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An audit of inappropriate Medicare payments to acute care hospitals has found that such improper payments are on the decline: While hospitals logged $39.3 million in improper Medicare Part B payments from 2016 to 2021, that’s a decrease from the $51.6 million in alleged overpayments that occurred between 2013 and 2016.
That’s according to newly released information from the Department of Health and Human Services’ Office of the Inspector General (OIG), which stressed that the overpayments still should not have taken place because the beneficiaries were already in other facilities.
The new audit identified $39.3 million in Medicare Part B payments to acute-care hospitals for outpatient services provided to beneficiaries who were inpatients of certain other facilities during the period in question. The OIG identified patient claims from long-term care hospitals (LTCHs), inpatient rehabilitation facilities (IRFs), inpatient psychiatric facilities (IPFs) and critical access hospitals (CAHs), and used the beneficiary information and service dates to identify outpatient claims from acute-care hospitals that overlapped with the identified inpatient claims.
None of the $39.3 million should have been paid because the inpatient facilities were responsible for payment, the OIG found.
Each type of inpatient facility covered by the audit must directly provide all services furnished during an inpatient stay or arrange for services to be provided on an outpatient basis by an acute-care hospital and include those outpatient services on its inpatient claims submitted to Medicare, the agency said.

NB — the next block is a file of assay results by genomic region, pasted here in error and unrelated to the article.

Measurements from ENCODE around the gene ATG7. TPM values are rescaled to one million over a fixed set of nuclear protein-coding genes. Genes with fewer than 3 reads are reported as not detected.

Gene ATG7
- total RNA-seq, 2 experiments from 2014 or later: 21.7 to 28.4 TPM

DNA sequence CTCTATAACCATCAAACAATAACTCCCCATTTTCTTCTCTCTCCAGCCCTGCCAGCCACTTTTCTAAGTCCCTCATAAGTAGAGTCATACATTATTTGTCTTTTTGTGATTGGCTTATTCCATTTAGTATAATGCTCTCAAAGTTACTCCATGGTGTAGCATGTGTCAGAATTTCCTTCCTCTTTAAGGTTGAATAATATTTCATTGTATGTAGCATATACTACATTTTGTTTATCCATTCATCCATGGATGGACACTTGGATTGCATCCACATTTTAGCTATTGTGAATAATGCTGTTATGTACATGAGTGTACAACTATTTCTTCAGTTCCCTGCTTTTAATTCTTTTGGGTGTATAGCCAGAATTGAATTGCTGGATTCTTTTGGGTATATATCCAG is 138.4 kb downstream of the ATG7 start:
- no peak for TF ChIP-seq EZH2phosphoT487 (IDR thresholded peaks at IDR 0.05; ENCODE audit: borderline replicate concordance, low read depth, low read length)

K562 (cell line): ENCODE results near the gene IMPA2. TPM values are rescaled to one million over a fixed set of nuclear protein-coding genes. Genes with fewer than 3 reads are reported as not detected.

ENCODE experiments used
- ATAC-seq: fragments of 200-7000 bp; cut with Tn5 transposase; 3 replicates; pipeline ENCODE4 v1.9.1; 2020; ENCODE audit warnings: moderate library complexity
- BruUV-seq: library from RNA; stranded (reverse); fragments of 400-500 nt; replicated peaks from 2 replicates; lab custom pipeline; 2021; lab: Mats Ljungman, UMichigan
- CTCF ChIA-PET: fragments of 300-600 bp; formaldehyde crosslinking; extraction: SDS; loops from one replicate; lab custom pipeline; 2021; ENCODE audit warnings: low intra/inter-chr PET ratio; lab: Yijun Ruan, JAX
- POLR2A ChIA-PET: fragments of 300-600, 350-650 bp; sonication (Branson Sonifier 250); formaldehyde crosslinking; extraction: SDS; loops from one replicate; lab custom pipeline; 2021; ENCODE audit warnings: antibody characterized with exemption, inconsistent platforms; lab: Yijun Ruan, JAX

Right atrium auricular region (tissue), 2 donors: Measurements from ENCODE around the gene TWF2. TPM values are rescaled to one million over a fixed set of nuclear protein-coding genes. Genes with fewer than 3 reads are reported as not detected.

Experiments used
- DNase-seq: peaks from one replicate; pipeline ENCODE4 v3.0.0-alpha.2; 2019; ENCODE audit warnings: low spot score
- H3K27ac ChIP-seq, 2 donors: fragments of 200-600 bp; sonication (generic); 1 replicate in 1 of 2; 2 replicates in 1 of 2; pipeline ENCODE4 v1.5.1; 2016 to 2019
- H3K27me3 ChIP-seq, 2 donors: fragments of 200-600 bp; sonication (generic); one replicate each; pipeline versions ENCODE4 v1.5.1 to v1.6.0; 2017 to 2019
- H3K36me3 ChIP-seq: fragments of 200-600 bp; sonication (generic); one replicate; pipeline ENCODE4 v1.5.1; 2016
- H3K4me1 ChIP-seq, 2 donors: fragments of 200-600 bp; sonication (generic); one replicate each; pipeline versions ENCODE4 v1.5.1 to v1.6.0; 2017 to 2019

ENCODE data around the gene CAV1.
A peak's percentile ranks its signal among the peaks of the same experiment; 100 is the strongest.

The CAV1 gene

Before May 2019, the system edits were not working properly. But after the Centers for Medicare and Medicaid modified the edits in May 2019, only $3.4 million (less than 9% of the $39.3 million in improper payments for the entire audit period) was inappropriately paid to acute-care hospitals from June 2019 through December 2021.
WHAT’S THE IMPACT?
The OIG is recommending that CMS direct Medicare contractors to recover the portion of the $39.3 million in improper payments that are within the four-year reopening period. It also wants CMS to instruct acute-care hospitals to refund beneficiaries up to $9.8 million in deductible and coinsurance amounts that may have been incorrectly collected from them or from someone on their behalf.
The agency also wants CMS to direct Medicare contractors to recover any improper payments after the audit period, and to continue to review the system edits to determine whether any refinements are necessary to prevent overpayments to acute-care hospitals for outpatient services provided to beneficiaries who are inpatients of other facilities. The report included one other unspecified recommendation.
CMS concurred with four of the five recommendations and provided information on corrective actions it planned to take. For the remaining recommendation, CMS said that it will review data submitted for the audit period and consider how to best address any remaining improper payments made after the audit period.
THE LARGER TREND
In November 2021, CMS announced that aggressive corrective actions have led to an estimated $20.72 billion reduction of Medicare fee-for-service improper payments over seven years.
Improper payments can be overpayments or underpayments, or payments in which there was insufficient information to determine whether a payment was proper or not, CMS said. Most improper payments involve situations in which a state or provider missed an administrative step.
While fraud and abuse may lead to improper payments, CMS said it is important to note that the vast majority of improper payments do not constitute fraud and improper payment estimates are not fraud rate estimates.